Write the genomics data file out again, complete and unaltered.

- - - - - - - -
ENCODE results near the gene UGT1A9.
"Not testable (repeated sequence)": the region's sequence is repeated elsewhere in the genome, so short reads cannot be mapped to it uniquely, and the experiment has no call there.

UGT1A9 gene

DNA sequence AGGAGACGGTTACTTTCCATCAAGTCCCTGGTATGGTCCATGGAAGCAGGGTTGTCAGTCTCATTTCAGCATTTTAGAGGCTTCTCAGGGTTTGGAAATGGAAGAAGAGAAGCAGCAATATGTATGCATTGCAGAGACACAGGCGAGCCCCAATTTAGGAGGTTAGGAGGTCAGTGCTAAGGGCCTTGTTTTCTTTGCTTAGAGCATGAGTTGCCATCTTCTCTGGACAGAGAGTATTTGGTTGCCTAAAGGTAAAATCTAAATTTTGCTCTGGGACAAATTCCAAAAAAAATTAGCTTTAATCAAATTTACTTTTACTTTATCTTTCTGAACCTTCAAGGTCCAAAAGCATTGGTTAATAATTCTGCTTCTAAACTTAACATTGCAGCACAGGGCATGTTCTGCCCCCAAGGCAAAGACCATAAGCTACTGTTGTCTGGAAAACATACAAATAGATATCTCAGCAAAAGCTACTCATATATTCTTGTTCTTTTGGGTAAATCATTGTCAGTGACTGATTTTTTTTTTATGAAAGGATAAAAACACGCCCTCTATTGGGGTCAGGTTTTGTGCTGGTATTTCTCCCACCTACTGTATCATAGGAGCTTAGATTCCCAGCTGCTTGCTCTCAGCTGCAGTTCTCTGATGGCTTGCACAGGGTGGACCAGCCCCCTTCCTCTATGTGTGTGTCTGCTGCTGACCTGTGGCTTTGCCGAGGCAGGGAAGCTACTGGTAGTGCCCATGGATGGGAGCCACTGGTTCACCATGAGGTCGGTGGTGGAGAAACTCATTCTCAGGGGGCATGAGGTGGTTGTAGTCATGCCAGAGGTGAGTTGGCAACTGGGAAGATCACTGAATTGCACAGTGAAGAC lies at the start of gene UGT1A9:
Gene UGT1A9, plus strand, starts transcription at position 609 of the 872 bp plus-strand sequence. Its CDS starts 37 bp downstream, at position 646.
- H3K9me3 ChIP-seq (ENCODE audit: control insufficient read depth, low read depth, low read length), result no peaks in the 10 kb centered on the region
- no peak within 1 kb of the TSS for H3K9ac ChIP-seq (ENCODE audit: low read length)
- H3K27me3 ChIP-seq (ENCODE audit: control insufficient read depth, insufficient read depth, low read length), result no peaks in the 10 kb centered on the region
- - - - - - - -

ENCODE results near the gene UGT1A9.
"Not testable (repeated sequence)": the region's sequence is repeated elsewhere in the genome, so short reads cannot be mapped to it uniquely, and the experiment has no call there.

UGT1A9 gene

DNA sequence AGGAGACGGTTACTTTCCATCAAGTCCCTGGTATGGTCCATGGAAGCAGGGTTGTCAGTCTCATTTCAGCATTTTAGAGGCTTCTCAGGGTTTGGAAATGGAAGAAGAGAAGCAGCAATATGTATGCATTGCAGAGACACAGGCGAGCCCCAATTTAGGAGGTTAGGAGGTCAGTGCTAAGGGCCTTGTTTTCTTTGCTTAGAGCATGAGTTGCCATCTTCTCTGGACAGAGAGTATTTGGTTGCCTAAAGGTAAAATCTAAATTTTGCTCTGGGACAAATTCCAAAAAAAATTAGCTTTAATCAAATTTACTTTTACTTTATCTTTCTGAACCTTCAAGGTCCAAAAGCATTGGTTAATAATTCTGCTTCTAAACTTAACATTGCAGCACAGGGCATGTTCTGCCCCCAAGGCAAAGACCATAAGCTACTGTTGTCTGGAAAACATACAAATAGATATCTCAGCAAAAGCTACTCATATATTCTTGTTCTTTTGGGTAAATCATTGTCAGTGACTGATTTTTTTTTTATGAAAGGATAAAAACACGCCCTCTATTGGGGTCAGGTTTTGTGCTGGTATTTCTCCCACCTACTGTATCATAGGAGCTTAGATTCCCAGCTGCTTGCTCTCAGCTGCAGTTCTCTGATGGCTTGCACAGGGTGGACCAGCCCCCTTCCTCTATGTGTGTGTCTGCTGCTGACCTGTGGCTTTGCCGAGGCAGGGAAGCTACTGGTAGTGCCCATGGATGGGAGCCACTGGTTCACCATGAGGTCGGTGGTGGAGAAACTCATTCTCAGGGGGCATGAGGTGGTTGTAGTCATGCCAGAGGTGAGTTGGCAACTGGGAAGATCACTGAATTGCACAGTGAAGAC lies at the start of gene UGT1A9:
Gene UGT1A9, plus strand, starts transcription at position 609 of the 872 bp plus-strand sequence. Its CDS starts 37 bp downstream, at position 646.
- H3K9me3 ChIP-seq (ENCODE audit: control insufficient read depth, low read depth, low read length), result no peaks in the 10 kb centered on the region
- no peak within 1 kb of the TSS for H3K9ac ChIP-seq (ENCODE audit: low read length)
- H3K27me3 ChIP-seq (ENCODE audit: control insufficient read depth, insufficient read depth, low read length), result no peaks in the 10 kb centered on the region